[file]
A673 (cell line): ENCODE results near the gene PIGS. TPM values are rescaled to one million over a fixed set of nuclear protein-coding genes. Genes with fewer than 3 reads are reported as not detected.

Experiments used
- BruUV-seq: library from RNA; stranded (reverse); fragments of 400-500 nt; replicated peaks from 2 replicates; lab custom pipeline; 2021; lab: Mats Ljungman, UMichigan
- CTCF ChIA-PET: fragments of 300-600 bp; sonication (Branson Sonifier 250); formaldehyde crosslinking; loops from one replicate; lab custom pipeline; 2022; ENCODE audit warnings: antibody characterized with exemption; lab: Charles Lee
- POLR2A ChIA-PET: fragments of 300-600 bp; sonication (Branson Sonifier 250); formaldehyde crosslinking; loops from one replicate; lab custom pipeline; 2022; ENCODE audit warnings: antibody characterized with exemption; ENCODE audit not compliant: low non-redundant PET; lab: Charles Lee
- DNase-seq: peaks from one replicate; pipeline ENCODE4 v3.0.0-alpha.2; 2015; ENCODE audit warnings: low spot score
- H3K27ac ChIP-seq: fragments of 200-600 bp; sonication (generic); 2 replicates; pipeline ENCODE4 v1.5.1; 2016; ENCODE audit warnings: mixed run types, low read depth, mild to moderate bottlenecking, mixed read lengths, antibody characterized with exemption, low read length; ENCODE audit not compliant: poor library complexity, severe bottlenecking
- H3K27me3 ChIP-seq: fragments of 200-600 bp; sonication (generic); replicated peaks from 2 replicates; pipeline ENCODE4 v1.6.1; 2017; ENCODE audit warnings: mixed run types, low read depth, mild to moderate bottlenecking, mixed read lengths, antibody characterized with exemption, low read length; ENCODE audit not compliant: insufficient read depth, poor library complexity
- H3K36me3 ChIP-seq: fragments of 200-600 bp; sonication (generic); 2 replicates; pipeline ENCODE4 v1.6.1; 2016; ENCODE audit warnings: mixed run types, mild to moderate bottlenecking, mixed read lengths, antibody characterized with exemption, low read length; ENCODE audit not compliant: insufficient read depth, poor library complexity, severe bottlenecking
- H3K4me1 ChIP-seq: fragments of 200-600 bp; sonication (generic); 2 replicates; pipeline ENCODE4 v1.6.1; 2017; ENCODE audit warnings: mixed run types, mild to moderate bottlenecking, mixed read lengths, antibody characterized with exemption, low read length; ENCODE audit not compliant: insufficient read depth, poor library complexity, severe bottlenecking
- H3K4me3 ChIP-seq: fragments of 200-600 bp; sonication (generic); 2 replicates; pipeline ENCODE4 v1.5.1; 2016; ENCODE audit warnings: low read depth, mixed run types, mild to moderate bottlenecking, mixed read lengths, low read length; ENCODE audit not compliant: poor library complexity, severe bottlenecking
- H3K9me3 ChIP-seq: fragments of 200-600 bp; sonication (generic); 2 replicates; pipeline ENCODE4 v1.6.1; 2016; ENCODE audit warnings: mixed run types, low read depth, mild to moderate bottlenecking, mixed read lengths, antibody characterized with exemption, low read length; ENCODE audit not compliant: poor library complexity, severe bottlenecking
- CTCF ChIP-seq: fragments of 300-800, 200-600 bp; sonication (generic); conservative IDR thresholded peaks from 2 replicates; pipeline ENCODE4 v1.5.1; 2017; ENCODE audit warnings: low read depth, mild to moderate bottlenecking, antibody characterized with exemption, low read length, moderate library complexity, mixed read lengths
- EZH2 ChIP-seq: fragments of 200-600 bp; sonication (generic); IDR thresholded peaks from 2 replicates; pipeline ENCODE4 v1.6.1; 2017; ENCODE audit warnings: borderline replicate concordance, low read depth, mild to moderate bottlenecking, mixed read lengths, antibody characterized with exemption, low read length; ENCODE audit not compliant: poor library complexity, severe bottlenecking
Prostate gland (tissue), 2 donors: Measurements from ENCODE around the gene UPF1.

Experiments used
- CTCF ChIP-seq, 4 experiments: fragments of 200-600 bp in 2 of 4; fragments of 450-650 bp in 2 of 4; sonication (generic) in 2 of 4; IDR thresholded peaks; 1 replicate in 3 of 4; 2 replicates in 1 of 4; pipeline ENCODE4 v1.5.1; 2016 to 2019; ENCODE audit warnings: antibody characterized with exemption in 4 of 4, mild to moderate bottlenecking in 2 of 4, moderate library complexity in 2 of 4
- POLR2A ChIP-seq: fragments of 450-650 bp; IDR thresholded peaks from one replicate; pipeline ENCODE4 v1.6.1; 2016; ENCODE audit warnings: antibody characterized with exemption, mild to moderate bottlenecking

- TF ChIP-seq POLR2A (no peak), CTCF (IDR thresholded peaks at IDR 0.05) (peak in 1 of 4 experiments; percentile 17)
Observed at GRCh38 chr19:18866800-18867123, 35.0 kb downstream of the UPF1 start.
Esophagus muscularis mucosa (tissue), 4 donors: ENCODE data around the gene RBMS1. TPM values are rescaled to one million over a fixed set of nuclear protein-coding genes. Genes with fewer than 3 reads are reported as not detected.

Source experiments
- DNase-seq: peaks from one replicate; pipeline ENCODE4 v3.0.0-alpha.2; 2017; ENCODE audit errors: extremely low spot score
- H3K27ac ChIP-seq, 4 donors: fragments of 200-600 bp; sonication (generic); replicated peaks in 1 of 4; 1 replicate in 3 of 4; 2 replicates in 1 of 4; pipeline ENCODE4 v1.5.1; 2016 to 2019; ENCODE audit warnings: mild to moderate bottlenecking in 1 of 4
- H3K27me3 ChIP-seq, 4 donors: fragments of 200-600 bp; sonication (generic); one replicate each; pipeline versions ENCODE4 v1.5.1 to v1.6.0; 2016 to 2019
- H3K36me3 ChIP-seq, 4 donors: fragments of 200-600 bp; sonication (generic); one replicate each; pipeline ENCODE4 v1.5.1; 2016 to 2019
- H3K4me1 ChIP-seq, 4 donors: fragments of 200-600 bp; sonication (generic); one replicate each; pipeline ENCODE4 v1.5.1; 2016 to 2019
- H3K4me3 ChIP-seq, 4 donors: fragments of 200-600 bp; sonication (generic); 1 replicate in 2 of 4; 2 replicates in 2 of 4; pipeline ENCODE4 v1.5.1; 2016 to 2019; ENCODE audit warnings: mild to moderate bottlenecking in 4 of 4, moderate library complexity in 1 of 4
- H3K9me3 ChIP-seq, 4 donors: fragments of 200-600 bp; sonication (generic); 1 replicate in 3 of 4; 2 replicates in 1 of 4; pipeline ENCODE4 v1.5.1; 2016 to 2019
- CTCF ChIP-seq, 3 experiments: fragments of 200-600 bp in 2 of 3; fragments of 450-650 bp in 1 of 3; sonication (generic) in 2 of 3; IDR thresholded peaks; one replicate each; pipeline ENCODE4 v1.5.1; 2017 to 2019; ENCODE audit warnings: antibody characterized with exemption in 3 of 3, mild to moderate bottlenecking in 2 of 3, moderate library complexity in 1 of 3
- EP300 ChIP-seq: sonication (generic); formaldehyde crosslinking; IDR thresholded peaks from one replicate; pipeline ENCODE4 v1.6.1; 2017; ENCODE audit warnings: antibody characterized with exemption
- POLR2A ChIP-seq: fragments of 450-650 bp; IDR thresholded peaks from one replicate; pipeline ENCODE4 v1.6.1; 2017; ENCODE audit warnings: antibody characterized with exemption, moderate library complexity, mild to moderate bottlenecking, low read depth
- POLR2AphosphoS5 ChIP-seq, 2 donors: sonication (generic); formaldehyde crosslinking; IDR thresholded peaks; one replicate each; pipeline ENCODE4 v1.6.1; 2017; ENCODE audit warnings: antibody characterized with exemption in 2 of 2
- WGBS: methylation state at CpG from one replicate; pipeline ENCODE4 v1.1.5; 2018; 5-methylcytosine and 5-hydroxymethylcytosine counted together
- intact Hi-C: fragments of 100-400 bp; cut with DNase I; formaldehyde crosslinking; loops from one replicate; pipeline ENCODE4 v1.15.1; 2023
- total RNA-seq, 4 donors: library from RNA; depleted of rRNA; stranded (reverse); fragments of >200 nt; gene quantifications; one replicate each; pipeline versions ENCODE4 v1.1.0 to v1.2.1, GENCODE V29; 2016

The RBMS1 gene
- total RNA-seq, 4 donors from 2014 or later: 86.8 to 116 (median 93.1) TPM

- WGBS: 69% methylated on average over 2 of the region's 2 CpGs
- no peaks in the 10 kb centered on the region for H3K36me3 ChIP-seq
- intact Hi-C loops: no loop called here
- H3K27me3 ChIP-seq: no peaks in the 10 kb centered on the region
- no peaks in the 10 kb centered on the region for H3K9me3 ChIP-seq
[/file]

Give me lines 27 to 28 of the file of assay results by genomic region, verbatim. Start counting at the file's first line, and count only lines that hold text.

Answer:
- H3K4me1 ChIP-seq, 4 donors: fragments of 200-600 bp; sonication (generic); one replicate each; pipeline ENCODE4 v1.5.1; 2016 to 2019
- H3K4me3 ChIP-seq, 4 donors: fragments of 200-600 bp; sonication (generic); 1 replicate in 2 of 4; 2 replicates in 2 of 4; pipeline ENCODE4 v1.5.1; 2016 to 2019; ENCODE audit warnings: mild to moderate bottlenecking in 4 of 4, moderate library complexity in 1 of 4